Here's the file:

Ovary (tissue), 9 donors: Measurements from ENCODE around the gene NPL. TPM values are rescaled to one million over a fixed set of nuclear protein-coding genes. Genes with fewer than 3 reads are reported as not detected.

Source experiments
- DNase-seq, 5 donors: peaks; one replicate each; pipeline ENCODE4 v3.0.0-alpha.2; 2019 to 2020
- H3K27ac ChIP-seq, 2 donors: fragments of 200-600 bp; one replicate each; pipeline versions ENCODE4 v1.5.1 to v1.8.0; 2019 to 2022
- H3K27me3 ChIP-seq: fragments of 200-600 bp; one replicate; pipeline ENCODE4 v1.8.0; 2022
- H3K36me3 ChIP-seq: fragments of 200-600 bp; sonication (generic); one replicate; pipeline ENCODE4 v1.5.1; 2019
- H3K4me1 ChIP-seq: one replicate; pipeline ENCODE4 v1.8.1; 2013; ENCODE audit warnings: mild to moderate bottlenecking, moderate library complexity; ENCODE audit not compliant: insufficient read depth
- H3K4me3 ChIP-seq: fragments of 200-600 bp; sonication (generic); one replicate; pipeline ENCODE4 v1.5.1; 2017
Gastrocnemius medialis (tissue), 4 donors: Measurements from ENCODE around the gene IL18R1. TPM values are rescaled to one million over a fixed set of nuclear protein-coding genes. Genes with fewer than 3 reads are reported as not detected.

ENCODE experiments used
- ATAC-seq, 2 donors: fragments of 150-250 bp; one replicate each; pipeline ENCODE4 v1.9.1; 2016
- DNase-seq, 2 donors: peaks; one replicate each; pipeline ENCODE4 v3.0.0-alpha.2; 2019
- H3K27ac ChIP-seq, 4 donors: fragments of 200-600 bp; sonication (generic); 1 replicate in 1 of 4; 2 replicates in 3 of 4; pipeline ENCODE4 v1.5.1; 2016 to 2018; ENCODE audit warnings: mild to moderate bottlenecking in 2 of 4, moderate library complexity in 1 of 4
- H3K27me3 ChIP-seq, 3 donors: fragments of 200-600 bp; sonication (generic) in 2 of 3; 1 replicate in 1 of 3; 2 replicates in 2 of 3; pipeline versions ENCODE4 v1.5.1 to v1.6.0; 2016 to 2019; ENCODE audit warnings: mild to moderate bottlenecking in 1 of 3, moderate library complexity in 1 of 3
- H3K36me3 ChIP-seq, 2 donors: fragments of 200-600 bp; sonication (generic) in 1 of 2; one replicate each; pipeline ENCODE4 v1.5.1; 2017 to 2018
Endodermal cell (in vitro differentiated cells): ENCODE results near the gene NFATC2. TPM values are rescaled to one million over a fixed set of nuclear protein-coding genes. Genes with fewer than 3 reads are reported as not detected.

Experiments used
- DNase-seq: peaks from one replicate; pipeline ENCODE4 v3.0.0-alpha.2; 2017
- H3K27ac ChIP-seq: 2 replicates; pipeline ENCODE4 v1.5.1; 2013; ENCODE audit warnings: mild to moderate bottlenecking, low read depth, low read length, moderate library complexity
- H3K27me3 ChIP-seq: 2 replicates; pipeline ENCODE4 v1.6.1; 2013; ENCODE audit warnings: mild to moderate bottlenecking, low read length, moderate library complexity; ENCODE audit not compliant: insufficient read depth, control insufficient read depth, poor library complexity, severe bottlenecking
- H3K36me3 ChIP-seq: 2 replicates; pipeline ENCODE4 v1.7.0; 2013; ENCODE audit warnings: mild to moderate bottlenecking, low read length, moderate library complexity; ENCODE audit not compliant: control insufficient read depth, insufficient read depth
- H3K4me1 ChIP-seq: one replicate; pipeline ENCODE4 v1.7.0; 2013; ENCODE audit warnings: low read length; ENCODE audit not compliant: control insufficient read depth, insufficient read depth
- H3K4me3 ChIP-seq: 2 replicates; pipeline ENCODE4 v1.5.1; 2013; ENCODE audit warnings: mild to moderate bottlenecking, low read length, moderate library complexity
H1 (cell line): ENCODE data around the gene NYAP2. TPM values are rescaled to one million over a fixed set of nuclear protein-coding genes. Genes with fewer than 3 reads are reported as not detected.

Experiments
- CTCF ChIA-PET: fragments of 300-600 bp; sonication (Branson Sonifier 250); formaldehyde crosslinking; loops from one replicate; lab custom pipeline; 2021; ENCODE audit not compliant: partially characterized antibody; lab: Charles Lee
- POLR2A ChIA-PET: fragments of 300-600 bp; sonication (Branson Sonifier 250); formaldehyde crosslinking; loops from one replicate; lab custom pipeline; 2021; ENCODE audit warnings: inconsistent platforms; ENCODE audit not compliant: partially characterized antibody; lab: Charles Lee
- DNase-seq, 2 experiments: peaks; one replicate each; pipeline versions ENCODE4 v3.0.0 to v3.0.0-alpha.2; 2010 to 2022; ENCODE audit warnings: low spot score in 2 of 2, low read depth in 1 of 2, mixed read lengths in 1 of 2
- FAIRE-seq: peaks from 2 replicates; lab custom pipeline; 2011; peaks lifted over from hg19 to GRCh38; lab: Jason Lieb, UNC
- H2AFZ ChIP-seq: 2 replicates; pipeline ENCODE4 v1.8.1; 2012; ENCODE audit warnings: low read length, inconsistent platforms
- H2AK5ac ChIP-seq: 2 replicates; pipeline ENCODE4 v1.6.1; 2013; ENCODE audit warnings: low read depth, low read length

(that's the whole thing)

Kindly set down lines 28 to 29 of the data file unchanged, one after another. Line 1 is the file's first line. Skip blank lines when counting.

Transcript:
- DNase-seq, 2 experiments: peaks; one replicate each; pipeline versions ENCODE4 v3.0.0 to v3.0.0-alpha.2; 2010 to 2022; ENCODE audit warnings: low spot score in 2 of 2, low read depth in 1 of 2, mixed read lengths in 1 of 2
- FAIRE-seq: peaks from 2 replicates; lab custom pipeline; 2011; peaks lifted over from hg19 to GRCh38; lab: Jason Lieb, UNC